Learning to Tweet or Tweeting to Learn?

After initially being sceptical I have now been bitten by the Twitter bug and hence my lack of blog posts recently. I think part of the reason is Twitter is easier than blogging. You provide a short snapshot of what you are doing and click update – that’s it. It’s interesting to view your timeline after a week just to see what you have (or have not) achieved.

 Another huge dimension of Twitter is the community and interaction aspect. During the holidays I happened to see a tweet about an online webcast (#wttw) and 10 minutes later found myself taking part in it from the comfort of my own home. You don’t come across things like this on Facebook.

I’ve seen various groups talking about using Twitter in the classroom – most of the ideas seemed to be pie in the sky thinking. So I decided to act upon it – bringing the pie down from the sky. So my class now has their own Twitter account – @ClassroomTweets. We manage this in class by having one of our classroom computers running the ‘tweet’ page so that class members can type what they are doing or thinking throughout the day. There are a few simple rules – tweeters must not mention any child’s name or respond to any messages or replies to tweets ‘from the outside’ without either myself or my amazing teaching assistant Elaine being present. It’s extremely interesting to read as the class teacher. For example, I’ve learned that my class only class a ‘literacy lesson’ as the time I am teaching from the front of the class – they believe the time they are at their desks working isn’t classed as ‘literacy’ or indeed a lesson.

Let’s see what else I can learn from reading tweets…

Rise of the new literacy practices…

One of my favourite television series Terminator: The Sarah Connor Chronicles has finished its current run in America. The general word on the internet is that the show won’t be renewed and the current season was the last. I find the reaction by fans on the internet to this news to be very interesting.

Obviously there are various postings on forums providing a voice for the renewal of the series. Online petitions and Facebook groups are also appearing left right and centre. These seem to be the norm when internet users have an issue to voice their opinions on as part of a community of fans.  With a simple Google search you can find an online petition or facebook group for practically anything.

More interesting is the way in which YouTube enters the equation. One user has created a video which shows the stunning final scenes of the season with messages around the edge. The messages urge viewers to speak out for a third season by writing to the studios, signing a petition, following a link to a wiki, pre-ordering the DVD, contacting the show’s advertisers and emailing studio executives directly. The contact details are played on a loop around the video. Nearly every type of communication is utlised in trying to save this show.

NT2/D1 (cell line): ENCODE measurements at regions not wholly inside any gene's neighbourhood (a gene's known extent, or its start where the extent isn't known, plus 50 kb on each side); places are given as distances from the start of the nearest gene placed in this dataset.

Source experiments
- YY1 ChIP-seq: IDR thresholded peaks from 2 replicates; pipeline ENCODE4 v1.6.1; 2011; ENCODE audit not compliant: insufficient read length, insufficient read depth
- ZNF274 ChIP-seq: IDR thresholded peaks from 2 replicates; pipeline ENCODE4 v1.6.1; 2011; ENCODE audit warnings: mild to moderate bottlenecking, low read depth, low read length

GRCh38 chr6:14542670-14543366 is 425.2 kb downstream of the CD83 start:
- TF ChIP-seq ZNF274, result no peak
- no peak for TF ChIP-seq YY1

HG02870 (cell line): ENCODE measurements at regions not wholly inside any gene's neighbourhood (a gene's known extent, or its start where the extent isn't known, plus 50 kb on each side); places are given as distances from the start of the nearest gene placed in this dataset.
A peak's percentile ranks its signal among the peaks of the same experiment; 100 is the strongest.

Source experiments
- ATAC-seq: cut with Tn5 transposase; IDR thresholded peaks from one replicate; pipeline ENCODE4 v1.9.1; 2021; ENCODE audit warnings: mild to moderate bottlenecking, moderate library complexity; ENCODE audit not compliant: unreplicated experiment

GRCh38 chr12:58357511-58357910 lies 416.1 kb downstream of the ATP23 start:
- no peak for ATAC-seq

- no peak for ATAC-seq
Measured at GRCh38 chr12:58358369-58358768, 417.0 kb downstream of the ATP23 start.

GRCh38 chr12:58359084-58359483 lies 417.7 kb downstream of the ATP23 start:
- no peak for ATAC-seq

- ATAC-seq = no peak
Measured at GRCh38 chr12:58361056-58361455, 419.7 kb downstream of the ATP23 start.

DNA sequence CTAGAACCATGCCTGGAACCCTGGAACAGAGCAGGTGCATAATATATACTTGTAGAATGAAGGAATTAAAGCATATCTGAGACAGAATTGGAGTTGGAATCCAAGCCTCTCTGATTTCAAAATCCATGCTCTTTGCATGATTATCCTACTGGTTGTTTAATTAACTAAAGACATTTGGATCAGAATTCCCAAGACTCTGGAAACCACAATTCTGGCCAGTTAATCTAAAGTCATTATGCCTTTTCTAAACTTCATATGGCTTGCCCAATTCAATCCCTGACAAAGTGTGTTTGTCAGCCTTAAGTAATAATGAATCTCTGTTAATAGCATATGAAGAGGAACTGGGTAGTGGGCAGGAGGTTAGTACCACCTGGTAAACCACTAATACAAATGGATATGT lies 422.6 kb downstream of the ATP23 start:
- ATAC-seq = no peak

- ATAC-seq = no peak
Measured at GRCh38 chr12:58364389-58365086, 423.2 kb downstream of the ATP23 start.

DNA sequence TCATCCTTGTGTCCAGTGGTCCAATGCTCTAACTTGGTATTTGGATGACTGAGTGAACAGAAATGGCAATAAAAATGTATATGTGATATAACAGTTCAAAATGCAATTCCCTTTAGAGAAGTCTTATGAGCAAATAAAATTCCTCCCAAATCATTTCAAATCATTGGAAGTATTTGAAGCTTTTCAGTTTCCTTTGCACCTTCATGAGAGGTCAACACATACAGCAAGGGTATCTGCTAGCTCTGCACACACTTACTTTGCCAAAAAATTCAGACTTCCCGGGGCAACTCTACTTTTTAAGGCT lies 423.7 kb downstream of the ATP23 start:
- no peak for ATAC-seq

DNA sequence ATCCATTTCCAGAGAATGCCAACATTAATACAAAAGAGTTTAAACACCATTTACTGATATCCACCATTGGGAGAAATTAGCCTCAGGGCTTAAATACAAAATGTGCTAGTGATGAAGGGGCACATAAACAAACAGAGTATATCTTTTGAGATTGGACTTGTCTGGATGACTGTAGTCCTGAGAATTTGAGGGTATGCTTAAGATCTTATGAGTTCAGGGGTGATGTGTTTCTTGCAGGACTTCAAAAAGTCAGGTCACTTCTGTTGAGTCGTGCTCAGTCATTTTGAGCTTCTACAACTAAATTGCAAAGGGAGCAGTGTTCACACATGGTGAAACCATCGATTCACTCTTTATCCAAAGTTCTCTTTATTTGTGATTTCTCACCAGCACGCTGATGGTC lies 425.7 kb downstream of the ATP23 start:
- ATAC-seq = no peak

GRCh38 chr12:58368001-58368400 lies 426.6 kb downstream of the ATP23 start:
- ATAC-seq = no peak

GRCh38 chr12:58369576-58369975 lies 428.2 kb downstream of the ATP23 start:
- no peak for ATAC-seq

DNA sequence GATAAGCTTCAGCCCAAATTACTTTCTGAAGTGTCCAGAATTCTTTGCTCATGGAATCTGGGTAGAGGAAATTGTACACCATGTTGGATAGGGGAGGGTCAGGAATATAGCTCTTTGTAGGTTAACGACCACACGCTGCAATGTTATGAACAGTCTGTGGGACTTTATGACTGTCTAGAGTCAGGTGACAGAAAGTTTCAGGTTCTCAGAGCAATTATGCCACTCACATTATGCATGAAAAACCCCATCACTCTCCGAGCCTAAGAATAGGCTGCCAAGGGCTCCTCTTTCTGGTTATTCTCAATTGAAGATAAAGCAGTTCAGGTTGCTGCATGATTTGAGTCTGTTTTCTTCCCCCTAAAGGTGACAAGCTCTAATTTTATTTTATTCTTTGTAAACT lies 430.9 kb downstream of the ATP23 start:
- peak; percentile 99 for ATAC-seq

So from the serious plea to the slightly bizarre; here is another video of Hitler’s (yes Adolf Hitler) reaction to the cancellation of the show. I initially thought this was purely a joke but it is a serious retaliation towards the Fox network. Someone has spent a lot of time planning and making this video attack towards the studio. It’s really strange to watch but just shows how web users are using different channels to voice their opinions and air their views. It’s clear that the internet allows us to make our voice heard in new and diverse ways, to a much larger audience than in the past. But what effect will it have?

My emails to the studios were sent this afternoon.

Fighting the Web 2.0 battle…

I have been enjoying the new series of The Apprentice on BBC1, which has at its core the need to be proficient with communication, language and literacy. If you cannot communicate effectively, for a range of purposes and audiences, you quite simply fail. Above is a picture of Margaret Mountford, one of the senior advisors, who is dismayed at her team’s lack of ability to articulate a simple sales pitch.

Margaret portrays exactly how I feel after a week of fighting a very fierce battle with the school website and trying to set it up to allow children to submit content in a safe and controlled manner. I’m all for freedom of speech and creativity, but eSafety is a huge issue which cannot be ignored.

Joomla (the content management system) runs by a set of rules and procedures. Typically what I wanted to do wasn’t allowed or possible according to these rules. So I decided to purchase an extension which, in theory, would allow the creation of different rules for teachers and pupils. So the plug-in was installed and it conflicted with a range of other plug-ins that were already on the system. Therefore over the past week I have been doing the Mountford hand on head, slumped on the desk expression on an increasingly daily basis. After many (and I really mean many) hours of experimentation and changing settings there is only one problem remaining (which requires recoding by the company I bought the extension off). The systems are now in place for the children to add their own content, blog posts and soon images. It has taken some doing but it is there – a completely personalised system for the school, which would have cost about £6000.

 I breathe a sign of relief and move onto the next battle… end of Key Stage Assessments.

Joomla Juggling

I’m still working on developing four websites using the Joomla content management system and things are starting to get complicated.

 The UKLA Learning Today website needs to be finished, packaged up and moved to a different server. The MLI website needs updating with more guidance and information about research and I must remember to keep blogging after the Easter holidays.